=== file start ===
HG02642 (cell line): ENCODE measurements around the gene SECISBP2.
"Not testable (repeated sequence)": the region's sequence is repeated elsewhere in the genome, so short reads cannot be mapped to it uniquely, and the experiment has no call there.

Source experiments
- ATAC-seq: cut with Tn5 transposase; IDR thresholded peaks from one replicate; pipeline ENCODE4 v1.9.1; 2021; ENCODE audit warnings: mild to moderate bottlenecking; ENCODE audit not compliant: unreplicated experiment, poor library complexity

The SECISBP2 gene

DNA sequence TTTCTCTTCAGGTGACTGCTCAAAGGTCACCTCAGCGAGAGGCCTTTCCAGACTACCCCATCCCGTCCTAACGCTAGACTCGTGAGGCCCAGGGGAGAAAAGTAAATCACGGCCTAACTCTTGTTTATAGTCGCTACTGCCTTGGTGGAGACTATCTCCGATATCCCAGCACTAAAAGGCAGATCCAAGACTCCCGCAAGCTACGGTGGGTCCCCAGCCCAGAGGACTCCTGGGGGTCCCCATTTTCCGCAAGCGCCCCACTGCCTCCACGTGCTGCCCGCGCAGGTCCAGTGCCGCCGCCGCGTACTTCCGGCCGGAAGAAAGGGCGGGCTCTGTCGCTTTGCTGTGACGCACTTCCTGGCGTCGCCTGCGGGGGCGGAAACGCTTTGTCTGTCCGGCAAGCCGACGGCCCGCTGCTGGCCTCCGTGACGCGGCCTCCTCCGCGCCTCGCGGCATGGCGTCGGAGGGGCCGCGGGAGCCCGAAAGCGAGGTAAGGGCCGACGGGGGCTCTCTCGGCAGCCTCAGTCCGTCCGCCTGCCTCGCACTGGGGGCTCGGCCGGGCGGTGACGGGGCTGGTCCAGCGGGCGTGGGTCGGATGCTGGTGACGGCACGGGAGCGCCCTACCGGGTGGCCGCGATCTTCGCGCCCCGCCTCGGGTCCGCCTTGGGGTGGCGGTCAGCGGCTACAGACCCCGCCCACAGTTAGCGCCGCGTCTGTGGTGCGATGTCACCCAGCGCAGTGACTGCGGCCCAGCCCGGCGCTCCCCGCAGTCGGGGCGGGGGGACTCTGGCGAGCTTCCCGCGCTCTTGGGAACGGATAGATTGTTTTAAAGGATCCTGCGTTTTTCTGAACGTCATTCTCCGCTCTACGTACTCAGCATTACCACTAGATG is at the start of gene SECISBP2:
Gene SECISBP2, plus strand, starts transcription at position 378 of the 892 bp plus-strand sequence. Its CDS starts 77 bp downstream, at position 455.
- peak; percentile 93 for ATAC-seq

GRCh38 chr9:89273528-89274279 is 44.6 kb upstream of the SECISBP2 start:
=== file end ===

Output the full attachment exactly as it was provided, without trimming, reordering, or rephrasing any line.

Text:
HG02642 (cell line): ENCODE measurements around the gene SECISBP2.
"Not testable (repeated sequence)": the region's sequence is repeated elsewhere in the genome, so short reads cannot be mapped to it uniquely, and the experiment has no call there.

Source experiments
- ATAC-seq: cut with Tn5 transposase; IDR thresholded peaks from one replicate; pipeline ENCODE4 v1.9.1; 2021; ENCODE audit warnings: mild to moderate bottlenecking; ENCODE audit not compliant: unreplicated experiment, poor library complexity

The SECISBP2 gene

DNA sequence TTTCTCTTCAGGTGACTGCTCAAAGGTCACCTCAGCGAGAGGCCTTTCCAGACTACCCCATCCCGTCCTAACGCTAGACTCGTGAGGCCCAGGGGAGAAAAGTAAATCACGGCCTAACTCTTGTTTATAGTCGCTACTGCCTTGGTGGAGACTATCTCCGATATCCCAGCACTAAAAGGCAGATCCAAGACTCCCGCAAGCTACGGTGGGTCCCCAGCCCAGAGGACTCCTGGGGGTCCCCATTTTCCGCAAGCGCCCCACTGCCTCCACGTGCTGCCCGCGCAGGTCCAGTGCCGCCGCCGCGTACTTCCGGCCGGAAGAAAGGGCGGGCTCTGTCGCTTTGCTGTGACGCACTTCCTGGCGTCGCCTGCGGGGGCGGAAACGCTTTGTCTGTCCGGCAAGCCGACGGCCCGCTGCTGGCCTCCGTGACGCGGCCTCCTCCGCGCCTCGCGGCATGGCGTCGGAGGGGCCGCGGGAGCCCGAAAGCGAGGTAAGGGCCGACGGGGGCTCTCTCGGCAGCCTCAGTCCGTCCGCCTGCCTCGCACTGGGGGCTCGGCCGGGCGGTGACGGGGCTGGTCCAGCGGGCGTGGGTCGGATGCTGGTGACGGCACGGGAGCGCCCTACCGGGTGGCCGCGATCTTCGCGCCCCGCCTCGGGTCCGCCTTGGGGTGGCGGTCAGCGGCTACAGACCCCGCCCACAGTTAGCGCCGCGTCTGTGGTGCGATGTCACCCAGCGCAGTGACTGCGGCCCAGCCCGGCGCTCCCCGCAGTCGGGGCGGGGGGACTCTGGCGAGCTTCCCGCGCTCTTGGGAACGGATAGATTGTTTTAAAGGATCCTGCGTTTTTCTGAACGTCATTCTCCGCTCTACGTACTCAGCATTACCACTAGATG is at the start of gene SECISBP2:
Gene SECISBP2, plus strand, starts transcription at position 378 of the 892 bp plus-strand sequence. Its CDS starts 77 bp downstream, at position 455.
- peak; percentile 93 for ATAC-seq

GRCh38 chr9:89273528-89274279 is 44.6 kb upstream of the SECISBP2 start: